Tackling science and religion, government and family, Lentz ably covers the waterfront in this perceptive volume of collected verse.
Because Lentz’s new book opens up with a poetic kaddish (a Jewish funeral liturgy) for his father, Rex, it’s awfully hard not to compare him—favorably, one might add—to Allen Ginsberg, whose own epic “Kaddish” memorialized his mother, Naomi. The godfather of the Beats compressed his mother’s biography into a few short strokes; by contrast, Lentz gets expansive when addressing his father’s life story: “the small boy he was took crap and drove mules. / he helped his mother clean movie theaters. / he had close friends. / he learned the secrets of his trade. / cutting metal, a craft that men at war could use in the Philippines, / he could make you a bulldozer part from a chunk of steel.” So while Naomi is tragic, shrinking, Rex is a John Henry–esque mythic hero. Yet if Lentz’s tone in “Saying Kaddish for Rex Albert” is one of nonironic lionization, the feel of the rest of his poetry is subtler, more likely to murmur than shout. Take, for instance, the fleeting, beautiful “Autumnal Dreamscape”: “rotation and tilt produce / a population with the ability to cope / each season is a step on a ladder to / the next as we try to steady our grasp / holding on for dear life to a / planet surface infatuated with change.” Along with such philosophical reflections come other insightful pieces on politics, rites of passage, technology and family. Yet given the book’s title—presumably a reference to the traditional Jewish prayer shawl—there is less orthodox religion than one would expect. In “Abandoned by the Gods,” Lentz writes, “today as I reached out to / the ineffable nothing much happened / that risible connection / did not cause the familiar shiver.” If Lentz is more likely to wrestle with the deity than to laud him, so much the better. It’s a venerable Jewish tradition.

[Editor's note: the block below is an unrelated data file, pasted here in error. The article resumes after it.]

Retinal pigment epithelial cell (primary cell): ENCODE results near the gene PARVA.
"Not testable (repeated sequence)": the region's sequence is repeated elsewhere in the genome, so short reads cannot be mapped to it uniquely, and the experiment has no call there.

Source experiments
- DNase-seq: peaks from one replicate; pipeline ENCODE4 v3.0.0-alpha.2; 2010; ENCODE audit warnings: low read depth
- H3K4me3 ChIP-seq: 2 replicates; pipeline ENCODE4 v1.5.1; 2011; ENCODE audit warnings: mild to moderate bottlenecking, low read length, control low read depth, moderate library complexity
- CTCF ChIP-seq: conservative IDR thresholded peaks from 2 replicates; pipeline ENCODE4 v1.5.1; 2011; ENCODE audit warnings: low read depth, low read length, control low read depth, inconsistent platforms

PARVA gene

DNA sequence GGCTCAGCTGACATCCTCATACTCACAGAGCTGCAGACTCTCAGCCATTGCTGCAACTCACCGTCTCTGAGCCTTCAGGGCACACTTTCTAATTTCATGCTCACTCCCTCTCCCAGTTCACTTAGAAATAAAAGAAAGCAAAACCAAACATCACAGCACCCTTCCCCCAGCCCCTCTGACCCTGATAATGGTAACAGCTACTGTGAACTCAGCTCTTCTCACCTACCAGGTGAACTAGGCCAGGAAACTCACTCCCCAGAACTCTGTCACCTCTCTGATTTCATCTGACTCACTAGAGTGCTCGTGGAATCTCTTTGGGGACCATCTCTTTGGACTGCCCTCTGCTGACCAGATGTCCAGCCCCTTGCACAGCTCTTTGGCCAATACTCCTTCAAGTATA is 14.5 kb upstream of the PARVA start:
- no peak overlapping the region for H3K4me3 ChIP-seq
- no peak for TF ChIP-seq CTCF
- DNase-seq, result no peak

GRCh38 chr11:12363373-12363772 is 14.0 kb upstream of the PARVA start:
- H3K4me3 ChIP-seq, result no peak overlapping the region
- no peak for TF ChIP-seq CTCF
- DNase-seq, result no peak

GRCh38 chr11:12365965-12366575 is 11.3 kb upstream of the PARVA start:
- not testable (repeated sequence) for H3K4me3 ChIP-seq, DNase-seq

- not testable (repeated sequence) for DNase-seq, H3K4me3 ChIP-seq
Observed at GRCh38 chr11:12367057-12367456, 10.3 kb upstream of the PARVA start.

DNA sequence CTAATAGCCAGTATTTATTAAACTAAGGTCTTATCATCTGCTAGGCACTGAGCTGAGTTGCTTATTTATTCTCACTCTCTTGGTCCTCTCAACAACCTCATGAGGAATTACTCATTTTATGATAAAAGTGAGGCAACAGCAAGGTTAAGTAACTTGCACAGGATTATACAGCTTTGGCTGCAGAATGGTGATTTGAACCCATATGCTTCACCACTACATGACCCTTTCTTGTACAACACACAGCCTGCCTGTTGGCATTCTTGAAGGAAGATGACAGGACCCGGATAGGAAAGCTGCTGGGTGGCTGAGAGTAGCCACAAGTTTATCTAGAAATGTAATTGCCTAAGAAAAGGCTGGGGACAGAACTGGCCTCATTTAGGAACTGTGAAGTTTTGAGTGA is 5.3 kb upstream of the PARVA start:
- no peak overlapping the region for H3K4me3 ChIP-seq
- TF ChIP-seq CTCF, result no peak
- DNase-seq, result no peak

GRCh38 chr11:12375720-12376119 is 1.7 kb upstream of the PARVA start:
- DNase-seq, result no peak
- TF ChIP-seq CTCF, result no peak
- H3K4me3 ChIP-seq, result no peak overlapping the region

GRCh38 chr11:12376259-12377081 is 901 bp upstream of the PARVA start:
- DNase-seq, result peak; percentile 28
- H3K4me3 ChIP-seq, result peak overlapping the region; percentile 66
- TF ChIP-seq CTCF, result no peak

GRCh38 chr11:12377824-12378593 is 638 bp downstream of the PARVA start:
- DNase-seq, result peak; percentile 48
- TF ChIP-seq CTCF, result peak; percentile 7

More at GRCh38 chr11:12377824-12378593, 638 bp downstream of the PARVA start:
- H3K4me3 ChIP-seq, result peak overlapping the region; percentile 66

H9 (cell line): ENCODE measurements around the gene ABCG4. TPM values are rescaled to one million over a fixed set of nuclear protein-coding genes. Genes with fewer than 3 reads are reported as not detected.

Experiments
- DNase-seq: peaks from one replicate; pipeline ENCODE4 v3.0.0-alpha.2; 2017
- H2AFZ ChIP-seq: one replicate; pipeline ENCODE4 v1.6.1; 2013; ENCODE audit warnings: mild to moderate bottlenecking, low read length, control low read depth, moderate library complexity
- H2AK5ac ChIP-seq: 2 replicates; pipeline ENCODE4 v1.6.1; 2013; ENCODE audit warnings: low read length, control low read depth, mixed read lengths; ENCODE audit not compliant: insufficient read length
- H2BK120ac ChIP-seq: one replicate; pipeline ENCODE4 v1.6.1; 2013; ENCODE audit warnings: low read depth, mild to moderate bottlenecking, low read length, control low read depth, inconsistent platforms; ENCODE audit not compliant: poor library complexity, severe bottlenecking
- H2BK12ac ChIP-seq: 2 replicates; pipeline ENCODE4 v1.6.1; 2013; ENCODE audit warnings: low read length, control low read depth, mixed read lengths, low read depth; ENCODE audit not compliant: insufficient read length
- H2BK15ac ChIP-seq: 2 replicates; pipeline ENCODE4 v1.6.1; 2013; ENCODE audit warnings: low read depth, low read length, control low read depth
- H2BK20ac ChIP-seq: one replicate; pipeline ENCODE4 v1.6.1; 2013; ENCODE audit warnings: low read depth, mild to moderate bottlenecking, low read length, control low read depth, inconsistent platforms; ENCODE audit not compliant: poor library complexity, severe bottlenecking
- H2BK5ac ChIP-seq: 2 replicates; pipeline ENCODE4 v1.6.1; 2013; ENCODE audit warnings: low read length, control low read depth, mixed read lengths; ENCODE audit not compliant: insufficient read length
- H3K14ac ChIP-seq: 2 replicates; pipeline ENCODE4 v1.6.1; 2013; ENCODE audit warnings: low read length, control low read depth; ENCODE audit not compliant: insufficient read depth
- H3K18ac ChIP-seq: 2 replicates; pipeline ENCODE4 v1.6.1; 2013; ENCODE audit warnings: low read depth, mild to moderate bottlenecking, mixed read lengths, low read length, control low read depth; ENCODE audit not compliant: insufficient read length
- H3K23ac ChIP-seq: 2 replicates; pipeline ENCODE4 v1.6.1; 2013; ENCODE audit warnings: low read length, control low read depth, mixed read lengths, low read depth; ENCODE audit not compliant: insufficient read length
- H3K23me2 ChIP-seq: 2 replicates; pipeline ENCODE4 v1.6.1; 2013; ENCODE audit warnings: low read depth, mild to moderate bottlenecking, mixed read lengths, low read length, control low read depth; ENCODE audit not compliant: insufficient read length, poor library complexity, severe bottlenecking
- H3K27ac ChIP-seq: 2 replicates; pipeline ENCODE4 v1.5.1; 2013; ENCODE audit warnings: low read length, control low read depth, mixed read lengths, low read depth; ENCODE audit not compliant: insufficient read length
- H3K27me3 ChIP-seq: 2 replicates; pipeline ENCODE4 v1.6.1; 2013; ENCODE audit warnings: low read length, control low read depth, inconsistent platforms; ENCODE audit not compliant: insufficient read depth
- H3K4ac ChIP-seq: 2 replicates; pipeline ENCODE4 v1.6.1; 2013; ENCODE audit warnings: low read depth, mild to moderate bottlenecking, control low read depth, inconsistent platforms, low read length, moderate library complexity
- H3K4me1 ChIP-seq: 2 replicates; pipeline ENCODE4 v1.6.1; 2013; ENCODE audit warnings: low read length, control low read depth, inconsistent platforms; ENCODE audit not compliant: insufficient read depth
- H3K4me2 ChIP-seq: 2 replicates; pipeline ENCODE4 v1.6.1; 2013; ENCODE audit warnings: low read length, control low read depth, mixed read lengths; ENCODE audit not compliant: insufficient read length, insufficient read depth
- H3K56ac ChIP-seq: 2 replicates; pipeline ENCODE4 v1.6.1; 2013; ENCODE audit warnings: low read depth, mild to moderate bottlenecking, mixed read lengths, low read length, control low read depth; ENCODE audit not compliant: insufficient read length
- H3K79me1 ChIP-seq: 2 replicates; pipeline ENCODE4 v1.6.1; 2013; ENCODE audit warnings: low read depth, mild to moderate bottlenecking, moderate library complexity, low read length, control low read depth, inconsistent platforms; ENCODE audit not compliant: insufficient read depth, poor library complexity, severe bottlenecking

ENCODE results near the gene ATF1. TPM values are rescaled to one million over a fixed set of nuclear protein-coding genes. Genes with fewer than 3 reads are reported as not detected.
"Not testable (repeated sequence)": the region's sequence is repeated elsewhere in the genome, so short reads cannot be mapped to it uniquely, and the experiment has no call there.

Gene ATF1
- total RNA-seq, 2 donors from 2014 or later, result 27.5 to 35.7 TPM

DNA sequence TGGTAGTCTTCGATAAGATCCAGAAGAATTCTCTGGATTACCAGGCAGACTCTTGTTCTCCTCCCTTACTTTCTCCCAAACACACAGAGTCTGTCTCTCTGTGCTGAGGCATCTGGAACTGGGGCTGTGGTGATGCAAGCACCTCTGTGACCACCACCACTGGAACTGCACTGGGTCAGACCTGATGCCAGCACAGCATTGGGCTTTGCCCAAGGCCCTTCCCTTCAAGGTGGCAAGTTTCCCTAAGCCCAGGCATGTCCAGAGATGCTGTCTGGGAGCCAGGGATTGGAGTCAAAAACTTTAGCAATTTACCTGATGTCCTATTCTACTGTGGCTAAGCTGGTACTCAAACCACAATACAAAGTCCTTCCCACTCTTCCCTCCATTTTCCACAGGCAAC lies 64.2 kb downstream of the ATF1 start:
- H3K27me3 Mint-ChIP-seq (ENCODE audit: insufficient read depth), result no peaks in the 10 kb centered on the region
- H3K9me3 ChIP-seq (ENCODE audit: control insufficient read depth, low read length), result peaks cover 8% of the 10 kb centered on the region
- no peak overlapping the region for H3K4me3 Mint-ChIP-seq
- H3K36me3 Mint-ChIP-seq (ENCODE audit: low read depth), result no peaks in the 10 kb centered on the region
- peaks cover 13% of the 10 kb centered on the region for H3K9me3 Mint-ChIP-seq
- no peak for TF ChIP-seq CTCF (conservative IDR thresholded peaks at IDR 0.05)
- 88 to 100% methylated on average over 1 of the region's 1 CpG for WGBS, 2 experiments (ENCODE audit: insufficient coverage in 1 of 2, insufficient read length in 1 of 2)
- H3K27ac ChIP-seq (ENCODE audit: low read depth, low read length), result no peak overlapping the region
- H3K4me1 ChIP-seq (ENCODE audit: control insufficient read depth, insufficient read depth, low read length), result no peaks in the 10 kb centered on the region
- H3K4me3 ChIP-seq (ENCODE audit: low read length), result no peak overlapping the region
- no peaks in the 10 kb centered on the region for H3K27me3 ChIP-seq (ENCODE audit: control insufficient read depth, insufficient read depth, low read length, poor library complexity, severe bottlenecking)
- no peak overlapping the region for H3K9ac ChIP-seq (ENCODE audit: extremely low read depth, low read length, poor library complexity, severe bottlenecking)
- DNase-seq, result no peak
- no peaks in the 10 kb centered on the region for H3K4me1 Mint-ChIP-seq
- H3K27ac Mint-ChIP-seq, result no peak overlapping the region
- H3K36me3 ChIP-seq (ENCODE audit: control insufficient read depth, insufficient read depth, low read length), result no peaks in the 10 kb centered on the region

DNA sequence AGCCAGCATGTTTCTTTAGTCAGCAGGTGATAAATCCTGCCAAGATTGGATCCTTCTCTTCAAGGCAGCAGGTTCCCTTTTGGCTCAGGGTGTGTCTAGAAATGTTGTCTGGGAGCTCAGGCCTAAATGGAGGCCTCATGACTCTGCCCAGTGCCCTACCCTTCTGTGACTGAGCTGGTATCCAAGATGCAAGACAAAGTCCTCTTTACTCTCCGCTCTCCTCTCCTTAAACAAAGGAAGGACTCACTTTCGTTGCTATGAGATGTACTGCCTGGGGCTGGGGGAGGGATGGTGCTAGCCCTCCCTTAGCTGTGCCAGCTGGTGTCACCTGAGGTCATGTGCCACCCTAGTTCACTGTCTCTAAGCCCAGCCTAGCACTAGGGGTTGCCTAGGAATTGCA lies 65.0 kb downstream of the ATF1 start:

A wide-ranging collection of verse from a sure-handed, cleareyed poet.